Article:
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Hopebridge, an Indiana-based network of 28 autism treatment centers throughout the Midwest, has discovered it has been the victim of a phishing attack that has potentially resulted in an unauthorized individual gaining access to the protected health information (PHI) of its patients.
A security breach was detected on July 19, 2018 prompting a thorough investigation. A leading third-party computer forensics firm was engaged to assess the nature and scope of the breach and all accounts and systems were immediately secured to lock out the attacker.
The investigation revealed several employees had been fooled by phishing emails that had been sent between March and July 2018. Several email accounts were compromised as a result of employees’ responses to those emails. An analysis of the compromised email accounts revealed they contained a limited amount of patients’ PHI – Their names, the services they received from Hopebridge, and an inferred autism diagnosis.
The results of the forensic investigation suggest that it was not the intention of the attacker to gain access to PHI, instead the attacks appear to have been an attempt to gain access to employees’ financial information.
The breach report submitted to the Department of Health and Human Services’ Office for Civil Rights indicates 1,411 patients have been impacted by the incident. Hopebridge says there is no indication that any patient information has been misused.
The breach has prompted Hopebridge to implement stronger access controls, IP address whitelisting, and 2-factor authentication on email accounts. Hopebridge is also now masking patient names on internal emails and reports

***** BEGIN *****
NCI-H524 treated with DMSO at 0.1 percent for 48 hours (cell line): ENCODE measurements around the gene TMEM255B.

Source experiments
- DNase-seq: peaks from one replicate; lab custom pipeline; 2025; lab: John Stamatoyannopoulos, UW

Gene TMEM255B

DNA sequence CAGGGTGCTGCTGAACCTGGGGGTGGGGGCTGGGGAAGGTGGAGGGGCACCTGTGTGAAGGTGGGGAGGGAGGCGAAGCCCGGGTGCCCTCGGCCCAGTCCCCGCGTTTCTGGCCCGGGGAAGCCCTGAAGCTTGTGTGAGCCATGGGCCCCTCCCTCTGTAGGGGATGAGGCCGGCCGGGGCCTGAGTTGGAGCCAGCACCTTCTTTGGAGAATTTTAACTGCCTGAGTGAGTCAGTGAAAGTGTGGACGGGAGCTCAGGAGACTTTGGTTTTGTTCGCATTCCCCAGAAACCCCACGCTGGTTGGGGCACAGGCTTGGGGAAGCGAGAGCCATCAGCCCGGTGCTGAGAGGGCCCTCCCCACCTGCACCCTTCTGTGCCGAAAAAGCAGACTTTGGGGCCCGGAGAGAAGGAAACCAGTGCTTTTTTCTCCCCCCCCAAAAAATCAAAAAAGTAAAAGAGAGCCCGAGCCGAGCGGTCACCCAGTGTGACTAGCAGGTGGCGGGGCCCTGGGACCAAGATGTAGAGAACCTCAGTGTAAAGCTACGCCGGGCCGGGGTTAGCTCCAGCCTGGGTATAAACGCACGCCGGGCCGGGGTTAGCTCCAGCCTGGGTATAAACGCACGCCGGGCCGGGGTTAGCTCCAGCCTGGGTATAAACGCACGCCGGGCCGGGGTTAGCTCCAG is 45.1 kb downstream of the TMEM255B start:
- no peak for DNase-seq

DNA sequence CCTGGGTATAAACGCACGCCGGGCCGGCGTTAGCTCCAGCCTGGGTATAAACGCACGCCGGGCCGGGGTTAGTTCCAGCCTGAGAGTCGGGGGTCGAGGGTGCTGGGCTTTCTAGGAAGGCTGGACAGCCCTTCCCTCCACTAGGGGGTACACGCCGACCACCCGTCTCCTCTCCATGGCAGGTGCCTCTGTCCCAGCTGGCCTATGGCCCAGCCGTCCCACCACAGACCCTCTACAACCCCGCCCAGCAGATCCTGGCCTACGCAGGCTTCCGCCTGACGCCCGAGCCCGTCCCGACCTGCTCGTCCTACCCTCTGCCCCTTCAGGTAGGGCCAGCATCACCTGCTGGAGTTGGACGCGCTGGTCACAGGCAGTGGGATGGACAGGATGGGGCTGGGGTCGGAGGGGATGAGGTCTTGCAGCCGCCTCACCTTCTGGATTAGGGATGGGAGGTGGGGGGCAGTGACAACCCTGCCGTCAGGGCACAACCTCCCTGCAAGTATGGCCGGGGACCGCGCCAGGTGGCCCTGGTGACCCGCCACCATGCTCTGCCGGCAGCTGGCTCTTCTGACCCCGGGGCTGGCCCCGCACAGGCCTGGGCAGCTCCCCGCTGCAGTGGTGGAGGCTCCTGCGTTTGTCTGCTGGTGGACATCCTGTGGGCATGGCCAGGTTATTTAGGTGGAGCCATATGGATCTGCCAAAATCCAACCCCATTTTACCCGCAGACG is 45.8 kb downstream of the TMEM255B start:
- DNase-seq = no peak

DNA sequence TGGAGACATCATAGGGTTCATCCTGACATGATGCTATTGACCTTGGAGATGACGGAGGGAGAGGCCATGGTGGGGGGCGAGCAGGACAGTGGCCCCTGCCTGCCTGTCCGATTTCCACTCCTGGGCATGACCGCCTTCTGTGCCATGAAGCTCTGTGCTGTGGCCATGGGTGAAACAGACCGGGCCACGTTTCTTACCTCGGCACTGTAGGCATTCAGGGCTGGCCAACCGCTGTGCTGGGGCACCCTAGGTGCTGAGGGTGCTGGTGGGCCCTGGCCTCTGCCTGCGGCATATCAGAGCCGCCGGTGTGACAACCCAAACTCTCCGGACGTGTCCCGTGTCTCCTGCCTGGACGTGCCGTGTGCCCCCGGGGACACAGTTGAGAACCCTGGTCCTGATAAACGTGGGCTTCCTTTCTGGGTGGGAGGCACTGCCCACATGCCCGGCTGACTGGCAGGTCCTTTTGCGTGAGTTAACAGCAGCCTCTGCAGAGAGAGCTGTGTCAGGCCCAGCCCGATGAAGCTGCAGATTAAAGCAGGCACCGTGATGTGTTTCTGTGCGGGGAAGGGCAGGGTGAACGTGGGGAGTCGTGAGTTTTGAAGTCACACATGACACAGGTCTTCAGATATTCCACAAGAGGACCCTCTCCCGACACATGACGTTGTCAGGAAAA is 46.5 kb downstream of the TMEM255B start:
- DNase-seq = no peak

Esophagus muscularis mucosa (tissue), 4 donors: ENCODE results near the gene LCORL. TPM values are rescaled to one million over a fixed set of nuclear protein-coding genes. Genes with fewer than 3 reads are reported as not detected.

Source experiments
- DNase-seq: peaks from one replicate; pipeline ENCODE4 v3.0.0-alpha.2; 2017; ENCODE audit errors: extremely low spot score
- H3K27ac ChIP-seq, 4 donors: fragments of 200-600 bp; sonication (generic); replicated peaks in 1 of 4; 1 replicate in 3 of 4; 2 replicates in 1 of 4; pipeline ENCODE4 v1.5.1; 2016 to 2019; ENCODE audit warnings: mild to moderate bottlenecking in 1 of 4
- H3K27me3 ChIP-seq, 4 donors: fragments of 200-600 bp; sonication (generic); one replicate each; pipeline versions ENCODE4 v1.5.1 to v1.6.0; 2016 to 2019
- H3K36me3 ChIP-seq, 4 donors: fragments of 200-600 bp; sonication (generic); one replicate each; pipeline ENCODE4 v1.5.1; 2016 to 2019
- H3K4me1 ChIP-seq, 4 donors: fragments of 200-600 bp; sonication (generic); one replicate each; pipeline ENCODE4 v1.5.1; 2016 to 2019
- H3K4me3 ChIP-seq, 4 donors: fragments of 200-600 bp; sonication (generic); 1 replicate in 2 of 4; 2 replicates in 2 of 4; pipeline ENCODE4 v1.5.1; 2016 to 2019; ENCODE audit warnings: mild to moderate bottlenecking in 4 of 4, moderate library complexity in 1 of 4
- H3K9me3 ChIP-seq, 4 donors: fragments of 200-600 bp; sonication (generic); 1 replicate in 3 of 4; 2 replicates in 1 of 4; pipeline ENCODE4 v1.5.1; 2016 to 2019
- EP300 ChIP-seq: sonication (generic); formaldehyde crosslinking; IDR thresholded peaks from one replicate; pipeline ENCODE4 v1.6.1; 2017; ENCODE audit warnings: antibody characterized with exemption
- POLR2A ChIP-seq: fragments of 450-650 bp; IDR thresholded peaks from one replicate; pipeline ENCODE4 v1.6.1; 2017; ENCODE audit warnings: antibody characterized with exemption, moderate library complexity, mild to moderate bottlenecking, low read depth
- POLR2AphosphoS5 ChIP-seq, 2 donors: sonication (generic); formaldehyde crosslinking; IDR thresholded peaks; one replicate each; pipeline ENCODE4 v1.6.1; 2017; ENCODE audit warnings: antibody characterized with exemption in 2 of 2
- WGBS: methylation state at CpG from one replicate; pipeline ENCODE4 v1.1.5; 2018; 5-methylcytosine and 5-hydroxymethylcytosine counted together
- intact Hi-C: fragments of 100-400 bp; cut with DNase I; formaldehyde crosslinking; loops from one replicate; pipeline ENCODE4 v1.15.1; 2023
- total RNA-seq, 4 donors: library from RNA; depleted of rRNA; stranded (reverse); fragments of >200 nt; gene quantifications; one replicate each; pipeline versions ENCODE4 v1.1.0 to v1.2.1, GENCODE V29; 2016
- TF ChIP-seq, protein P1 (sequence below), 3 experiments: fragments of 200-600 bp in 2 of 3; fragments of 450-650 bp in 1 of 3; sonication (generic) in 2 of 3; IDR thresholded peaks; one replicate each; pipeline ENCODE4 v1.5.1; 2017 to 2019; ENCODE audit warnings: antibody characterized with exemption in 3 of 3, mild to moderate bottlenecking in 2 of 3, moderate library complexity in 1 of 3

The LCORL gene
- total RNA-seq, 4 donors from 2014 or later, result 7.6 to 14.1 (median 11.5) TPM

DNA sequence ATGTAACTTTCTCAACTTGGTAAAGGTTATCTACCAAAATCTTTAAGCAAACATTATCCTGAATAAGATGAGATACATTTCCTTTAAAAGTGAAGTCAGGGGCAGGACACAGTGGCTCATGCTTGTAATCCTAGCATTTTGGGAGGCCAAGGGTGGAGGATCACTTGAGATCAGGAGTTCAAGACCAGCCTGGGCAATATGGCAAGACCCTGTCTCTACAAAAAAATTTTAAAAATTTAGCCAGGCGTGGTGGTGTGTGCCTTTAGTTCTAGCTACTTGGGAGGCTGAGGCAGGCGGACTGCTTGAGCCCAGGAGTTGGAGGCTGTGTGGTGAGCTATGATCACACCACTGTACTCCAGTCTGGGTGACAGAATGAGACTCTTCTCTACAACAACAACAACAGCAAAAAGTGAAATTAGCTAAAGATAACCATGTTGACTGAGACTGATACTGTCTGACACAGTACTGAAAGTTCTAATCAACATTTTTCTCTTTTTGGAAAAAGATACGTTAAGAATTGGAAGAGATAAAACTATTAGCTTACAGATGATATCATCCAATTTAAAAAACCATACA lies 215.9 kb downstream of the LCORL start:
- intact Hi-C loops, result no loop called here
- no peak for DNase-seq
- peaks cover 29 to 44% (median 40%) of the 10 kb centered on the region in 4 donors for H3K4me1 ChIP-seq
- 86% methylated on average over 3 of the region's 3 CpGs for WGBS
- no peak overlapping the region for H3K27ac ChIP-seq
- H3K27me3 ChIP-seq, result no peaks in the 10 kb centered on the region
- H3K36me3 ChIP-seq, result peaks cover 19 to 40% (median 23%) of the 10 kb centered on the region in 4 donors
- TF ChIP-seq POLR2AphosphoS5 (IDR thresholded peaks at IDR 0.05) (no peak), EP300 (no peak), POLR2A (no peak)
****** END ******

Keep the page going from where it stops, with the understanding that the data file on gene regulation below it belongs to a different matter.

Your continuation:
Former Employee Stole Information of United Methodist Homes Residents
United Methodist Homes, a network of Independent and Assisted Living facilities for seniors in New York, has discovered an employee stole the protected health information of some of its current and former residents.
A spreadsheet containing information on 843 current and former residents of its Elizabeth Church and Hilltop campuses was emailed to the employee’s personal email account. The spreadsheet contained information such as residents’ names, addresses, phone numbers for residents’ contact person(s) and the relationship of those individuals to the residents. No highly sensitive information such as financial data, health data, health insurance information, or Social Security numbers were recorded in the spreadsheet.
Following the discovery of the incident on July 13, 2018, the employee was questioned, and United Methodist Homes observed the employee deleting the email and spreadsheet from his personal email account. The individual is no longer employed by United Methodist Homes.
Even though the information in the spreadsheet was extremely limited, United Methodist Homes has offered complimentary credit monitoring services to affected individuals for 12 months.